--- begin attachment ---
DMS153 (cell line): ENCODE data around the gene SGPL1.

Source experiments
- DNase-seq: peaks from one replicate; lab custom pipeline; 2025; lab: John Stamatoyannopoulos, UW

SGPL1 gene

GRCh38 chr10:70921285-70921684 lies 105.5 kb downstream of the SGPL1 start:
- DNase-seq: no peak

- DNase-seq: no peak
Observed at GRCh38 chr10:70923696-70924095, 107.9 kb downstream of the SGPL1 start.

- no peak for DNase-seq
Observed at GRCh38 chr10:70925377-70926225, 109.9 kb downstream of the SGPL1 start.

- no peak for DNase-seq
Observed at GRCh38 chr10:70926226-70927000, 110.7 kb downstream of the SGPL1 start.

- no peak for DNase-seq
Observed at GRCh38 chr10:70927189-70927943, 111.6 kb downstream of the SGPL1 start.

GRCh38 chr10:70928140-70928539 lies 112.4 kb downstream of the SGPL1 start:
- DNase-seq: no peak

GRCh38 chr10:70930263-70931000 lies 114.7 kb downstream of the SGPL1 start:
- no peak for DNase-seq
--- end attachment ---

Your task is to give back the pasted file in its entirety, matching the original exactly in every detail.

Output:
DMS153 (cell line): ENCODE data around the gene SGPL1.

Source experiments
- DNase-seq: peaks from one replicate; lab custom pipeline; 2025; lab: John Stamatoyannopoulos, UW

SGPL1 gene

GRCh38 chr10:70921285-70921684 lies 105.5 kb downstream of the SGPL1 start:
- DNase-seq: no peak

- DNase-seq: no peak
Observed at GRCh38 chr10:70923696-70924095, 107.9 kb downstream of the SGPL1 start.

- no peak for DNase-seq
Observed at GRCh38 chr10:70925377-70926225, 109.9 kb downstream of the SGPL1 start.

- no peak for DNase-seq
Observed at GRCh38 chr10:70926226-70927000, 110.7 kb downstream of the SGPL1 start.

- no peak for DNase-seq
Observed at GRCh38 chr10:70927189-70927943, 111.6 kb downstream of the SGPL1 start.

GRCh38 chr10:70928140-70928539 lies 112.4 kb downstream of the SGPL1 start:
- DNase-seq: no peak

GRCh38 chr10:70930263-70931000 lies 114.7 kb downstream of the SGPL1 start:
- no peak for DNase-seq